The weekend is dominated by several Cymbelines and plenty of Cinema: English teacher Diana Walsgrove’s production at Havant is seen by a number of students on Friday and Saturday, some of whom are at the Shakespeare Society’s reading of the play at my house on Sunday. Sunday evening and anyone who’s anyone is in the Lupton Hall at the Bedales Film Festival 2012 where at least 15 films are watched by an appreciative audience and panel of judges including me. Some have been carefully put together over months; some, more Blair Witch Project than high budget, have resulted from the determined and frantic efforts of a wet Sunday afternoon. The range is therefore wide but the standard is impressive and shows a significant tick up from last year. Toby G’s remarkable account of the time he and his two OB brothers spent in the wilds of the Yukon is the winner. Tarquin R’s sensitive account of an old man’s fading musical powers and the spoof silent melodrama involving Celeste M, Georgie D and Rufus R are also deservedly in the top 3. Entirely student-led, colourfully and cleverly masterminded by Fred A and, now in its 3rd year, the Film Festival is one of many beacons to student initiative and creativity.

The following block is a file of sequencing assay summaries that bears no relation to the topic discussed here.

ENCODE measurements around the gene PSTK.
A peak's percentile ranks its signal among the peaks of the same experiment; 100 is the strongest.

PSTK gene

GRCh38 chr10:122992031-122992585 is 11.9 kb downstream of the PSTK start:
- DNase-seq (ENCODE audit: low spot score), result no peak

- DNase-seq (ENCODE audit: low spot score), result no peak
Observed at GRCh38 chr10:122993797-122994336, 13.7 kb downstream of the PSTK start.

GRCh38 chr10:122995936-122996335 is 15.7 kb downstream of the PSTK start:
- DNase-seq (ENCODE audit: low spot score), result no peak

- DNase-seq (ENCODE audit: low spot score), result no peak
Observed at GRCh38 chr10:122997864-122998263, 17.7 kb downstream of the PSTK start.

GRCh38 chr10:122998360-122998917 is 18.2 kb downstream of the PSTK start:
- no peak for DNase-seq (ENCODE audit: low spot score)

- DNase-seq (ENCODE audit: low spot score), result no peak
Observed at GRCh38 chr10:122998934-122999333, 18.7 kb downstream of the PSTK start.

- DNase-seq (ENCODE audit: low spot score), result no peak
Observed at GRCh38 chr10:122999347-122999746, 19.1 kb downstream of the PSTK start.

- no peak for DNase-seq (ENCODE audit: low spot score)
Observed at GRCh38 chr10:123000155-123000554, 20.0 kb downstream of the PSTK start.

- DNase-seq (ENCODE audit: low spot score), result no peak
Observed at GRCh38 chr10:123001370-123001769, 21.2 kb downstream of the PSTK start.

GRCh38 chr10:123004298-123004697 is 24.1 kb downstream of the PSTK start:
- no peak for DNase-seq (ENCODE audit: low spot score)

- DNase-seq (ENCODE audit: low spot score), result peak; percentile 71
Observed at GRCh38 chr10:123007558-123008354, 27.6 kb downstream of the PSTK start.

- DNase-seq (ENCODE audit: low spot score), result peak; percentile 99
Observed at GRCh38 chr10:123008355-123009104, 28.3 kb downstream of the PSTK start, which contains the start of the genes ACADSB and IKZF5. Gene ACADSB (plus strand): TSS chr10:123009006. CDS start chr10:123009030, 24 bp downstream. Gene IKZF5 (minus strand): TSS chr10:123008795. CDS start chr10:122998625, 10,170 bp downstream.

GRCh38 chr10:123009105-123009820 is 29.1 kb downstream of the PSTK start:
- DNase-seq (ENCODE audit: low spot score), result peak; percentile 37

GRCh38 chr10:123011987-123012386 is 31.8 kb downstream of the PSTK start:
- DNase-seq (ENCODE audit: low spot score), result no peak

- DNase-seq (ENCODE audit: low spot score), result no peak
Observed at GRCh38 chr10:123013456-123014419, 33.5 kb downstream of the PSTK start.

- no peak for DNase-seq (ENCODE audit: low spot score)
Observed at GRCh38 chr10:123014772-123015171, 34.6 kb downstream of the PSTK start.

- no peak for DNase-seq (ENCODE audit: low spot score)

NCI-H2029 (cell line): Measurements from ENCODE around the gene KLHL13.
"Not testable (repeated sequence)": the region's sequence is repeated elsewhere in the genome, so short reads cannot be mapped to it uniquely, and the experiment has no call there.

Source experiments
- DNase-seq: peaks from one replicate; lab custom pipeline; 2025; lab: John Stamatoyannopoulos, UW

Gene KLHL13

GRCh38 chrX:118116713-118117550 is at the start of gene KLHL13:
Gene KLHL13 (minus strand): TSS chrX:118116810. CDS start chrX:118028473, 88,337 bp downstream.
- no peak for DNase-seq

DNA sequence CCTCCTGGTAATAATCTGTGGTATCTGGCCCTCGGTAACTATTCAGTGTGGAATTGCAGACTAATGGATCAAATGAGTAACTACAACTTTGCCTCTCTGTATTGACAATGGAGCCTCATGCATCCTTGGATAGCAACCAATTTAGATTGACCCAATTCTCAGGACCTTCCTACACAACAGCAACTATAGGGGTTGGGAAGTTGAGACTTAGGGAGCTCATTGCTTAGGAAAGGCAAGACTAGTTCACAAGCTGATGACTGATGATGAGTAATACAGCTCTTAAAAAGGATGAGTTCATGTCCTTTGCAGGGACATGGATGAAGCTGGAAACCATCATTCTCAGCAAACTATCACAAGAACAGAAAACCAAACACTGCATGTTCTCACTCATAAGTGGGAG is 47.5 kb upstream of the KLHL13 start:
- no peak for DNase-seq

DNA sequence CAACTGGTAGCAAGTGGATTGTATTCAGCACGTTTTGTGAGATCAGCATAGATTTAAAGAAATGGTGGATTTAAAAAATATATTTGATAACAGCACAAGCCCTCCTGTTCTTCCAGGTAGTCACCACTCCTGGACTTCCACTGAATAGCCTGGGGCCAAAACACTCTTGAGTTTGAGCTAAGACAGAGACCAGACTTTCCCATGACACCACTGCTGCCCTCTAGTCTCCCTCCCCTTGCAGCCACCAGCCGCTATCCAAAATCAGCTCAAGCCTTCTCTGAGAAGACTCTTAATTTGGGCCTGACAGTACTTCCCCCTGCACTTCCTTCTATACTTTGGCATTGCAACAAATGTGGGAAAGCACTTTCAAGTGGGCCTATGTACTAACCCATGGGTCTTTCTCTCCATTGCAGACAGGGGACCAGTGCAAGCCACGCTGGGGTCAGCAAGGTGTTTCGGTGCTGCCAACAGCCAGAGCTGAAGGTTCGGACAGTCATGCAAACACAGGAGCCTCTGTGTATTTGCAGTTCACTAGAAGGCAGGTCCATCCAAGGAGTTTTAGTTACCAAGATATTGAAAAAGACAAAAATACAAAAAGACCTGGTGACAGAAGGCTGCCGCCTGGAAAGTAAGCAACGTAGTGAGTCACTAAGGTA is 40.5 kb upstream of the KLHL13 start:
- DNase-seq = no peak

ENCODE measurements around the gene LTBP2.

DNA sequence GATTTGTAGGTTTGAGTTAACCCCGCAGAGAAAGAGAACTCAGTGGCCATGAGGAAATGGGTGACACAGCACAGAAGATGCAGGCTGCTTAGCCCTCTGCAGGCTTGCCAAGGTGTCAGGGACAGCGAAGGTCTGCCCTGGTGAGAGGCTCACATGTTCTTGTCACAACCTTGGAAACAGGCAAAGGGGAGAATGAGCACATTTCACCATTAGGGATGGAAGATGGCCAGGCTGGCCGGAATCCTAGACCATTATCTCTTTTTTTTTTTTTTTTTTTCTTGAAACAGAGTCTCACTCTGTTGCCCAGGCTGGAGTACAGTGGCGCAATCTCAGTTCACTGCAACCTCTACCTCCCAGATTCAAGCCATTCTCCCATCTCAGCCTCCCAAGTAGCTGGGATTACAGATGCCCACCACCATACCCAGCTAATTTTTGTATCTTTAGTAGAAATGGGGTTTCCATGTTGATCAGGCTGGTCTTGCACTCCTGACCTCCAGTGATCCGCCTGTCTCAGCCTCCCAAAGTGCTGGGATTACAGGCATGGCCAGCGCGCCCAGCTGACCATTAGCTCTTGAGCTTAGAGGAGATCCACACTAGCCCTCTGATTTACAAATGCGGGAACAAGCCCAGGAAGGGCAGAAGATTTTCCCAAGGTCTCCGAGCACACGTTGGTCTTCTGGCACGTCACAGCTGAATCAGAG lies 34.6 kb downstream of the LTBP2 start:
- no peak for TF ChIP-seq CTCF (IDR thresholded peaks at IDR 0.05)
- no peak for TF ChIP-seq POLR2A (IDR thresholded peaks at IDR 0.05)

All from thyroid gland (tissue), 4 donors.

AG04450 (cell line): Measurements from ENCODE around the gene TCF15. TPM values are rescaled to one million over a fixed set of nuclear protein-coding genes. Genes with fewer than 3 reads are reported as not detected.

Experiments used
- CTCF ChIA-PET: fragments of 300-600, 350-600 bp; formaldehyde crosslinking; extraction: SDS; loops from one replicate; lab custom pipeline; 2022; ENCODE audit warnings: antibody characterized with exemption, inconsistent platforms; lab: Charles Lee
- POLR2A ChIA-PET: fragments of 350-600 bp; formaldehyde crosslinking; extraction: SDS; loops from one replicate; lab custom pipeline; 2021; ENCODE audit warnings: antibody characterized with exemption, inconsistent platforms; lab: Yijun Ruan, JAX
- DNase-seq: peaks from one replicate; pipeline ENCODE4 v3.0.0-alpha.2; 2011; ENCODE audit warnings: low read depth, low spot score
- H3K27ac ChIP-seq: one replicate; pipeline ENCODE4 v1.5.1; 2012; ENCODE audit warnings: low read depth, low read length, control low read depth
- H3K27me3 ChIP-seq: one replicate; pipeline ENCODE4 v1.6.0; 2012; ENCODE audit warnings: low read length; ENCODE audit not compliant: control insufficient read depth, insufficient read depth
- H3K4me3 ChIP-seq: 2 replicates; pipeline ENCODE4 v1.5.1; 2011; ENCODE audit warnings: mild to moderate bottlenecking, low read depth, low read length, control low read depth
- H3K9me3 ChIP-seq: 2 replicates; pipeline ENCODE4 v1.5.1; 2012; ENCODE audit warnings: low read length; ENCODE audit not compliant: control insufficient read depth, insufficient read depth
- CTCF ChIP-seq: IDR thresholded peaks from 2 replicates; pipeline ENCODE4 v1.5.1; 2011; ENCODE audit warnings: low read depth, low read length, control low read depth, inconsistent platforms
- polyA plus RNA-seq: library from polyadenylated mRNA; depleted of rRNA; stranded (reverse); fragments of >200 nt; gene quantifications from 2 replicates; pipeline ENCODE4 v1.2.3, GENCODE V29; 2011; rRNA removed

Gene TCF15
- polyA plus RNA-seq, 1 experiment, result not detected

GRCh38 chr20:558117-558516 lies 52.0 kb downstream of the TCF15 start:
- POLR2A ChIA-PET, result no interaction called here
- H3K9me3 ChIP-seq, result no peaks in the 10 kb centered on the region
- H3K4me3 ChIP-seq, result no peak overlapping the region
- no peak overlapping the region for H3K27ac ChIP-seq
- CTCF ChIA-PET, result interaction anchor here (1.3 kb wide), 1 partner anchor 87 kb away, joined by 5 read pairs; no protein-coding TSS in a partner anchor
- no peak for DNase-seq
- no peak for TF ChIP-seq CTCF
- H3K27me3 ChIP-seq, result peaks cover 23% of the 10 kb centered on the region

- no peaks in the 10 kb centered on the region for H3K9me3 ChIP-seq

By Keith Budge, Headmaster, Bedales Schools
Bedales School is one of the UK’s top independent private co-education boarding schools. Bedales comprises three schools situated in Steep, near Petersfield, Hampshire: Dunannie (ages 3–8), Dunhurst (ages 8–13) and Bedales itself (ages 13–18). Established in 1893 Bedales School puts emphasis on the Arts, Sciences, voluntary service, pastoral care, and listening to students’ views. Bedales is acclaimed for its drama, theatre, art and music. The Headmaster is Keith Budge.